Audio Episode Show Notes: River Days Airshow 2016 – Part 1

Jack Hodgson takes the bully mic for this episode to talk about the 2016 Tuskegee Airmen Detroit River Days Airshow.

Jack and I recorded this episode June 12 or 13 and we intended to record at least one more between then and when the airshow happened June 24-26. But things happened. Jack had work things to do and took a couple of days to get me his end of the audio. By that time, I was heading to Mattoon, Illinois to be deputy commander for glider operations at CAP’s Johnson Flight Academy (at which my son, FOD, soloed at age 14 by the way – Way to go, FOD!). The day after my obligations at the academy ended, I had to be back in Detroit for performer arrivals for the show and then performances began the day after that. Long story short, notwithstanding what you hear us say in the episode, this is the only episode that we recorded prior to the show.

I’m recording this in early August 2016. I won’t keep you in suspense. The show went off without a hitch other than the usual complications and all of the aircraft and performers are reusable. But there’s good stuff to talk about, mainly those complications, which range from international border crossings to an incoming storm to wind conditions to a late-breaking FAA requirement that had me calling off the show twice in a day and then trying to save it by desperately soliciting boaters. Find out all the details about how Project Spicoli resulted in yet another great hometown airshow in Detroit by listening to the follow-up episode. Jack and I will likely record the episode this month and I’ll have it in the feed as soon after that as I can.

 

 

The Assignment

Letter 2016-06-02

28 May 2016

C/SMSgt Nicholas Tupper, CAP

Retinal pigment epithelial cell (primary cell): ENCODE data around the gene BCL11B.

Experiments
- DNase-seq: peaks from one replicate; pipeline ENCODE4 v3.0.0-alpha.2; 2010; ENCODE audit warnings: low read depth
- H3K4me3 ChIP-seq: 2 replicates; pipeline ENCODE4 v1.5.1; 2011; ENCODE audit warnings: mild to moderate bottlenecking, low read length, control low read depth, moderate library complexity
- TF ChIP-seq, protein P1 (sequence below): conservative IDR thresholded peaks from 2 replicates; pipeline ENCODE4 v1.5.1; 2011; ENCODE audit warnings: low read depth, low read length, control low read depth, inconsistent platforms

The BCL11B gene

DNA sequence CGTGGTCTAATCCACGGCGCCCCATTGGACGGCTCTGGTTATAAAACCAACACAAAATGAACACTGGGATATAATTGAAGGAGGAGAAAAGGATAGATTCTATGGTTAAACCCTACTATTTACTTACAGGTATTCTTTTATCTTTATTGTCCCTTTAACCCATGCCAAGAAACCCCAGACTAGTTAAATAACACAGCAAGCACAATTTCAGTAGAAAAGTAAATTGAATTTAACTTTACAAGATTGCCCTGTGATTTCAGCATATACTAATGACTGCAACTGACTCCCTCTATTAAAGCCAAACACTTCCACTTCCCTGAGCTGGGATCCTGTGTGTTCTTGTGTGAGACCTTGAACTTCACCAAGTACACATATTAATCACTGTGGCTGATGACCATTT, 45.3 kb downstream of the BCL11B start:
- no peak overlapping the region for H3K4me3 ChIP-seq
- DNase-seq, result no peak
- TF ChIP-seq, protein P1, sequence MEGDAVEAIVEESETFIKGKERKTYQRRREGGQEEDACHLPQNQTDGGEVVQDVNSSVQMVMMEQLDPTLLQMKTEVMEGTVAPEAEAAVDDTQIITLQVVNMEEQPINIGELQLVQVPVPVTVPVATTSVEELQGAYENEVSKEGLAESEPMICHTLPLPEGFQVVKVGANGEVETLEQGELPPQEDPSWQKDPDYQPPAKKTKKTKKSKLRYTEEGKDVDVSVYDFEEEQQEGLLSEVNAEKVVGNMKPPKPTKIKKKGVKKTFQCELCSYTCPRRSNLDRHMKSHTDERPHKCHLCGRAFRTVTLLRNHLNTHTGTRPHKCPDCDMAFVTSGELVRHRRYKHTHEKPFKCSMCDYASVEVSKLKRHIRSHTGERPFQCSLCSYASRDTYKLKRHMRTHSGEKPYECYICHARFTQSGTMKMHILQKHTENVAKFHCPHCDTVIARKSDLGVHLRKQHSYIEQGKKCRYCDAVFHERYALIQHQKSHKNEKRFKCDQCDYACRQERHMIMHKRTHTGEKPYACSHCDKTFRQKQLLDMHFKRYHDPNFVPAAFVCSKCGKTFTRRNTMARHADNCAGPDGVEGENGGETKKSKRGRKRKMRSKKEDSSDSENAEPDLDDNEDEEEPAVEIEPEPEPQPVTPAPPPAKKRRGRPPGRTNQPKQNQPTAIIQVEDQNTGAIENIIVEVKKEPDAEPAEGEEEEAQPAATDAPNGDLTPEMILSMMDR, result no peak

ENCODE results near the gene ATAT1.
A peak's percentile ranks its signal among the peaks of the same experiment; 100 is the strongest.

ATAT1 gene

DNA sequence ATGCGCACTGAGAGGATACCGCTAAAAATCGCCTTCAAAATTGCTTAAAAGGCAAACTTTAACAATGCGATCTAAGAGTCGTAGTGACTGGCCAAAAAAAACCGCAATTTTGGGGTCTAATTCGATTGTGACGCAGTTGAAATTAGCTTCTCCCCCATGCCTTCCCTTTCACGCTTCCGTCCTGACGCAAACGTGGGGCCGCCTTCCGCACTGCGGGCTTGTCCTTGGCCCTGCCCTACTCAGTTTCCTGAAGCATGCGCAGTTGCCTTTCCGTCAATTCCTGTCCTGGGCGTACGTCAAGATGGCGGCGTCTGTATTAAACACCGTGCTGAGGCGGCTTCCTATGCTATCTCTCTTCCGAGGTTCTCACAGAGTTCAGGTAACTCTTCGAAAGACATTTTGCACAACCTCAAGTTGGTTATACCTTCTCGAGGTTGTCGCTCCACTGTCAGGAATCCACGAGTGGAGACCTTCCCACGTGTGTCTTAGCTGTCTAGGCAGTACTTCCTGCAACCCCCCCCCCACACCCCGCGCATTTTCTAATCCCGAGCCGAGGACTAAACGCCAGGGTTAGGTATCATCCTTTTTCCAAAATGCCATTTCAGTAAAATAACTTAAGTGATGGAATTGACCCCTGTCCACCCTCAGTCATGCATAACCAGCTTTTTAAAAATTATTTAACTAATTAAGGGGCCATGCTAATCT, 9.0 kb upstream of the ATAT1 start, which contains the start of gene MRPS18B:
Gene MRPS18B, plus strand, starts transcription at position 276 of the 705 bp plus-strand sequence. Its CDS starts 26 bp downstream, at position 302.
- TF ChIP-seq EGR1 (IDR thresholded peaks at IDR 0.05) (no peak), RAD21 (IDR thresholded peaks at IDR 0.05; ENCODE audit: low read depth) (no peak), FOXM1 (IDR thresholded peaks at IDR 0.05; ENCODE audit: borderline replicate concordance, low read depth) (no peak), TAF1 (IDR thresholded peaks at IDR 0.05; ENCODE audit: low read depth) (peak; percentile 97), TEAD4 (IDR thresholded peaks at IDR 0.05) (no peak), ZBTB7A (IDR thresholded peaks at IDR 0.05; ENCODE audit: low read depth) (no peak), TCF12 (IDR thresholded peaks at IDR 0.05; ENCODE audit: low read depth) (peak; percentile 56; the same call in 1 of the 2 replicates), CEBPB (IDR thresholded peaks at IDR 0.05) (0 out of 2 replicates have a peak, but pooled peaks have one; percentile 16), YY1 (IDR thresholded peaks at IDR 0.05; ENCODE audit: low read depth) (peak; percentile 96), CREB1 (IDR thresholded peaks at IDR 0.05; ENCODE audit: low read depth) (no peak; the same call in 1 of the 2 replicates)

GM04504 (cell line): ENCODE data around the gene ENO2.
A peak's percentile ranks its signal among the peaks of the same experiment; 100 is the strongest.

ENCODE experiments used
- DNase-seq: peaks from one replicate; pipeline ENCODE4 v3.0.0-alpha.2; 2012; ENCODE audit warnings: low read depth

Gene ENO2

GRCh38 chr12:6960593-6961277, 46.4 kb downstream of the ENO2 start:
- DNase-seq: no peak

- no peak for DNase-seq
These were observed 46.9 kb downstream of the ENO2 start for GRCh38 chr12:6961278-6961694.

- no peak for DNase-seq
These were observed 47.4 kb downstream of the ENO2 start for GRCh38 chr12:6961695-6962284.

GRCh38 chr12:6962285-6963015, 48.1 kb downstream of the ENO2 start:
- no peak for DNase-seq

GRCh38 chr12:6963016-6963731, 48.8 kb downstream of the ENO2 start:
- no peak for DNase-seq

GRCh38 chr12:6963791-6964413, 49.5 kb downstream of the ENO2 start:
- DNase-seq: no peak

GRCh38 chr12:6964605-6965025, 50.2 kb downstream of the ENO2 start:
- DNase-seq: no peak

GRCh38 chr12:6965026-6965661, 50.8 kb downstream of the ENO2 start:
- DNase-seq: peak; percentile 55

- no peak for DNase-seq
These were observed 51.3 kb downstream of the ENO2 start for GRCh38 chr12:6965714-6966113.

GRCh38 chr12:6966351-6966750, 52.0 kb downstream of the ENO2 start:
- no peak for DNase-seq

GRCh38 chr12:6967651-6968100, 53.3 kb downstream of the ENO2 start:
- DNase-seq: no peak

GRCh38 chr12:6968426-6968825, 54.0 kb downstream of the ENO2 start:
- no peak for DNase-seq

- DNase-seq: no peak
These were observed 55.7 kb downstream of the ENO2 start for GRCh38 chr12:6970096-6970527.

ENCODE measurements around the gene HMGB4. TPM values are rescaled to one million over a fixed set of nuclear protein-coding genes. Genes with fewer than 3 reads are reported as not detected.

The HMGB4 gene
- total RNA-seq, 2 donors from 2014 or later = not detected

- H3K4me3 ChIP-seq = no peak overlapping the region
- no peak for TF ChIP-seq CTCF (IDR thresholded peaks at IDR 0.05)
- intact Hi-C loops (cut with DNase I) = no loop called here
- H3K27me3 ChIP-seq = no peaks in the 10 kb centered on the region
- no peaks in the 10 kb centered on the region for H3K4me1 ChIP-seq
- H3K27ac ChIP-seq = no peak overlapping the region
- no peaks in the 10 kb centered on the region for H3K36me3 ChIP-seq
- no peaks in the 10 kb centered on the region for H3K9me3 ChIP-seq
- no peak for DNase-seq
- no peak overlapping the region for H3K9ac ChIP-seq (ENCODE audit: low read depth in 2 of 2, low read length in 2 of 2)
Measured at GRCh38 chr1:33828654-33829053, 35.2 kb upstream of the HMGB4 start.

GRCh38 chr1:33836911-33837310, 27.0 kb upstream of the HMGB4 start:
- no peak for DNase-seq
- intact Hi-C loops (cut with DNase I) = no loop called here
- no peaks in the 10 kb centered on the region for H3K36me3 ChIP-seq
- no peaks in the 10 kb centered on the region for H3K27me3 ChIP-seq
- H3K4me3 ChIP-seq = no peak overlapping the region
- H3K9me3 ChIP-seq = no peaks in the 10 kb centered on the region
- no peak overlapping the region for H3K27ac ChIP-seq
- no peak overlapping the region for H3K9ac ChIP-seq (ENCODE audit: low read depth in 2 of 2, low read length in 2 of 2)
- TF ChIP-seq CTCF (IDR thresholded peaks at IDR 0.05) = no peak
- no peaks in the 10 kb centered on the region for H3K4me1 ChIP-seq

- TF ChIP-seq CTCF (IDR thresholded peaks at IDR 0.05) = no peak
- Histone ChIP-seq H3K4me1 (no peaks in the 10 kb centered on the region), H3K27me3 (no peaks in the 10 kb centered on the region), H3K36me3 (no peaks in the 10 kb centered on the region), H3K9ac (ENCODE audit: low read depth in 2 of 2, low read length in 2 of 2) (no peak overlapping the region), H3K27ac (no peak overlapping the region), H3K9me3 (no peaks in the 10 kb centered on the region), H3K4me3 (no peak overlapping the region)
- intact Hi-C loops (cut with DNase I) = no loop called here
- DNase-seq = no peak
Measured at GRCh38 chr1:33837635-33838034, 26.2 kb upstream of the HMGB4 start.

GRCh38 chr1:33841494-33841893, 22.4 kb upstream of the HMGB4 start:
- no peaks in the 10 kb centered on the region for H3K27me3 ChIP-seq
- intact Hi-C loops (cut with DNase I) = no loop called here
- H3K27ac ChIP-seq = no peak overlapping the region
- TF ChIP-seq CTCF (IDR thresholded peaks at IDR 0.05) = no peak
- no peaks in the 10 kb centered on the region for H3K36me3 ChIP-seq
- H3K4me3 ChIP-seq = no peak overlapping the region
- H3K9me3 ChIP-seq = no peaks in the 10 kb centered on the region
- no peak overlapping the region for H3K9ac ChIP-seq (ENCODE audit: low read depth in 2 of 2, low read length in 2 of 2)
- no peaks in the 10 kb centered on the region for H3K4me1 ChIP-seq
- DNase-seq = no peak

Re:       Expectations

FOD:

I understand that your language arts teacher has invited you to give me an assignment.  The assignment is to tell you, in the form of a letter, who I think you are and what my expectations are for you.  This is that letter.

Simply stated, I think that you’re the Analog Kid in every way that’s important.

You’ve spent a lot of time in adult social circles and I think your radar is tuned pretty well to a wide range of social interactions. You know how to size up a situation and wade in and work well with other people. You have all different kinds of friends. You go beyond brain, athlete, basket case, princess, and criminal.

You make things with your hands. You conceive of those things with your head. You’re also good at conceiving of things that others can do with you and you’re usually hatching or working on at least a few hare-brained projects at any given time.

I think that you lack certain focus and attention to detail that could help you get where you’re going if you spent a little more time on things like organization and keeping physical spaces let cluttered.

I think that you’re doing alright at this stage.  Just remember that the better you get, the better you better get. Your time as the Analog Kid is limited.  In many ways, it is about to end.

Which leads me to the things that I expect of you. Some are instructions. Some are facts. Some are philosophical statements.  They are all, in their own ways, my expectations.

Never run out of altitude, airspeed, and ideas all at the same time.

There is no courage in facing a thing of which you are not afraid. The bravest thing you will ever do is to face a thing of which you are afraid when the only person driving you to do it is you. When you could back out without anyone else knowing. Where the dream is a just a whisker larger than the fear.

Be Fletcher Lynd Seagull. Or Jonathan or Terrence or Henry or the others. All in good measure. But mostly be Fletcher Lynd Seagull.

Speed is life.

You should go ahead and cry when you hit a rough spot or get discouraged. If it’s not worth crying about when you run into a rough spot, it wasn’t worth doing in the first place. And you shouldn’t take on projects that aren’t worth crying about if you fail.

Respect the patient and unsung competence of nurses.

Short of a guy who has actually bent your aircraft, there are vanishingly few line personnel or gas jocks who aren’t deserving of a $5 tip before you climb back into the aircraft.  Index this to the CPI and tip accordingly.

All of our eggs are in one basket and that it is a species imperative that we place live, walking homo sapiens DNA on other celestial bodies as soon as practicable. If your situation and other responsibilities permit, volunteer for Luna, Mars, or such other destination as becomes available.

We have about a billion years before Sol makes Terra uninhabitable and a few more billion years before Sol well and truly goes red giant. We need a place other than this solar system to live. Get going on that.

Homo sapiens has taken 100,000 years to get to the point where ordinary men and women can fly. It is your sacred duty to make up for as much of that lost time as you can.